Predicting Debt Payment Defaults With No-Code Classification Algorithms

“Credit Cards and Cash” by Sean MacEntee is licensed under CC BY 2.0

Predicting the likelihood of future events like fraud or payment defaults is a classic use-case of machine learning. With its drag-and-drop interface, Monument makes it easier than ever to tackle this classification problem. In this tutorial, in a matter of minutes, we will use real-world data on credit card default probability to train an algorithm to detect payment defaults.

Obtaining & Inspecting The Data

In the “Data Folder” of the University of California-Irvine repository linked above, there is a file called default of credit card clients.xls. When we open it up in a spreadsheet, it looks like this:

The raw data.

Currently, Monument only supports one header row, but this file has two header rows. We’ll make a quick edit to attach the X1, X2, etc. headers in the first row to the headers of the second row. Our result looks like this:

Much better :)

Most of the 25 columns contain demographic and transaction information on 30,000 credit card users. We’re going to use all of this information to train an algorithm to predict future defaults.

The last column, default payment next month, is the most important. The values in this column are either 1 for “will default next month” or 0 for “will not default next month.” Because this is historical data, we are certain about these outcomes. This kind of historical data is necessary for training an algorithm to forecast outcomes when the future is unknown.

To simulate an unknown future, we’re going to duplicate this last column (Y_default_payment_next_month), add it to the end of the data (Y_default_payment_next_month_example), and delete the first 100 values of the “example” column.

By deleting the first 100 rows, we’re simulating the existence of 100 new transactions and using the other 29,900 rows to train the algorithm. This “controlled setting” allows us to assess the effectiveness of the model we’re going to build.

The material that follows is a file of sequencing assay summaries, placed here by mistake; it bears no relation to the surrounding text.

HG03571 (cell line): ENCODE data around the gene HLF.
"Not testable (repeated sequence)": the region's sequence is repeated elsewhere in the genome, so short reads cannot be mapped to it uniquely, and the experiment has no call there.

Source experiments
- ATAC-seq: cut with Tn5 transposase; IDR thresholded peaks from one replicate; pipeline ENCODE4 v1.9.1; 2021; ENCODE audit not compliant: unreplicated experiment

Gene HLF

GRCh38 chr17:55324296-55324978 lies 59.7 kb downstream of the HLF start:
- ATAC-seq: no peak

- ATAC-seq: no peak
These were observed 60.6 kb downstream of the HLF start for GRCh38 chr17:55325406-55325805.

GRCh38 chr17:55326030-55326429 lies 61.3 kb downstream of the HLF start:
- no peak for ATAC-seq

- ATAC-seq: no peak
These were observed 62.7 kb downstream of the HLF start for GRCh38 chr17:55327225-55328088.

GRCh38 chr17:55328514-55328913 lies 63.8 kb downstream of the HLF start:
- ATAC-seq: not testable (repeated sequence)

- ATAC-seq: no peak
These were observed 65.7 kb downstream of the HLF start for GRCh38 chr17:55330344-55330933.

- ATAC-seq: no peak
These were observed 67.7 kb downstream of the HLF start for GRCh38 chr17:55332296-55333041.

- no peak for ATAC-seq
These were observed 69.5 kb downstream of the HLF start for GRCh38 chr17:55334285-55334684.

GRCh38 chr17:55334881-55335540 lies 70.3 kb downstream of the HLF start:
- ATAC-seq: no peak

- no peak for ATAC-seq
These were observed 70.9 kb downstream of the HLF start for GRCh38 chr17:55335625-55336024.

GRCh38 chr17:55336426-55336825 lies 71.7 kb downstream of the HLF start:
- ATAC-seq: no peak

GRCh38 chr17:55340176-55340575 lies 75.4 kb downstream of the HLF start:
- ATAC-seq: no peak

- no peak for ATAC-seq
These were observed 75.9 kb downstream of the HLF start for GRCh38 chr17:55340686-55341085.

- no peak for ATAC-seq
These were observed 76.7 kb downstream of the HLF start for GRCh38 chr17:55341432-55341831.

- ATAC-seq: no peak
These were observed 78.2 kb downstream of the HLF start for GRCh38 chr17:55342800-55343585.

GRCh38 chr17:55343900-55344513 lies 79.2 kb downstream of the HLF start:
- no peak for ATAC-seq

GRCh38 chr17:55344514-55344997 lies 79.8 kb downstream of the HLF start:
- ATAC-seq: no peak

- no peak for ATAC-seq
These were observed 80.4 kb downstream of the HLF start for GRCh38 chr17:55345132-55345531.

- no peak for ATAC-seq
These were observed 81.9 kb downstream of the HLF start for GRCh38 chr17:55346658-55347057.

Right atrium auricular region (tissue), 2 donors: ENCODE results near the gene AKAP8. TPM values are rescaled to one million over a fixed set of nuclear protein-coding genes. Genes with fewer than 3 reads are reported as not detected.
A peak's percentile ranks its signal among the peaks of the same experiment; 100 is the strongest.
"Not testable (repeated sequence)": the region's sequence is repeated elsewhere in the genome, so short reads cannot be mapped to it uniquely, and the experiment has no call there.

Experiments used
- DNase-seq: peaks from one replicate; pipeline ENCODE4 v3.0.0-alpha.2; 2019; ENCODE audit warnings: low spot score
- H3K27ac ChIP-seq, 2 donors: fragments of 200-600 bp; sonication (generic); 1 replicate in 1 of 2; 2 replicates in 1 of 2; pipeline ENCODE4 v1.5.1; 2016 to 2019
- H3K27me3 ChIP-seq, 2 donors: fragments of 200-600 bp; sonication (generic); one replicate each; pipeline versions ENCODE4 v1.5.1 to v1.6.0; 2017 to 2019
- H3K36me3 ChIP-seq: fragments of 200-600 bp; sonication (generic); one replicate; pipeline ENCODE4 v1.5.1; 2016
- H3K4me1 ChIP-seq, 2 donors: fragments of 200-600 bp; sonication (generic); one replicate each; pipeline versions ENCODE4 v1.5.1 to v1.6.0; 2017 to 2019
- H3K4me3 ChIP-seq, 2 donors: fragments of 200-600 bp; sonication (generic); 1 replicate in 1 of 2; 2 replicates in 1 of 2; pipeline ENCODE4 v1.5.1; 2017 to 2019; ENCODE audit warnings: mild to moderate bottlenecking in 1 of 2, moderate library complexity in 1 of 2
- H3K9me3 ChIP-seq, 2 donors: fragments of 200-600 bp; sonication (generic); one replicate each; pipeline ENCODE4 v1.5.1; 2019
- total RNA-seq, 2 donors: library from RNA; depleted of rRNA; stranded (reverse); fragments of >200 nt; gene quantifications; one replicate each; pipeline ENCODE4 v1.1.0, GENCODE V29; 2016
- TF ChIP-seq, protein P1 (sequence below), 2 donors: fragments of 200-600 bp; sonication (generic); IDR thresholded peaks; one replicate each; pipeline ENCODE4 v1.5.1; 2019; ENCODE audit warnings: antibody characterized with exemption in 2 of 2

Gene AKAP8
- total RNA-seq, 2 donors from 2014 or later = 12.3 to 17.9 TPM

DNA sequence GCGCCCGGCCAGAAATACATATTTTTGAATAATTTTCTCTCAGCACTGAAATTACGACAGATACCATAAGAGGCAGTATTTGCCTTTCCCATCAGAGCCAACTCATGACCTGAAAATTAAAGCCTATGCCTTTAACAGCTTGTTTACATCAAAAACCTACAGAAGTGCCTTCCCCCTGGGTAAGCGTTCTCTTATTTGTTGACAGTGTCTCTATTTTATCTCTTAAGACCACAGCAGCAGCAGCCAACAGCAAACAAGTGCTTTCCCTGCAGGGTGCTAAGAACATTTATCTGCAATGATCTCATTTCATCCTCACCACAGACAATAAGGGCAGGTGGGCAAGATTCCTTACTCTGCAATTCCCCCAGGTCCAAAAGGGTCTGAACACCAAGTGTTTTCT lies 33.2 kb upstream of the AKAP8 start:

We duplicated Column Y, then deleted the first 100 values in the copy in Column Z.

With my training data now formatted properly, we saved it in CSV format and imported it into Monument.

Using No-Code Classification Algorithms To Detect Future Defaults

Let’s import the CSV into Monument and chart a few of the columns to get a sense of what’s happening in the data. Let’s make sure that we select the grid chart style using the widget in the top right corner of the chart area.

This menu is found in the MODEL tab.

When we have plotted some of the data pills and switched to grid view, we see something like this.

Let’s see if we can predict the payment defaults.

Our goal is to train an algorithm to use the attributes in the first 25 columns to correctly detect whether a user will or will not default in the next month. Let’s drag the LightGBM algorithm pull from the ALGORITHMS area and drop it onto the “example” column. LightGBM is short for “Light Gradient Boosted Machine,” and is a widely-used classification algorithm.

Not a great initial result :/

The default LightGBM parameters do not give a great result. The initial prediction is 0.217041072 for every row; when the Y_default_payment_next_month value changes between 1 and 0, there is no corresponding change in our prediction.

The best place to start improving the model is to click the INDEPENDENTS button in the drop-down menu on the algorithm pill and select all the columns. This will use the selected columns as independent variables, with the expectation that at least some of them have explanatory power in determining the dependent variable — what we’re trying to predict, i.e. whether the person will default next month.

Let’s select all the columns!

(Note: we don’t select the last column, which is the real data, as the model would then use the real-world results to predict the simulated forecast, giving us an ostensibly strong model that actually has no predictive power in unknown situations. This would be an extreme example of “overfitting,” a concept we’ll cover in a future tutorial.)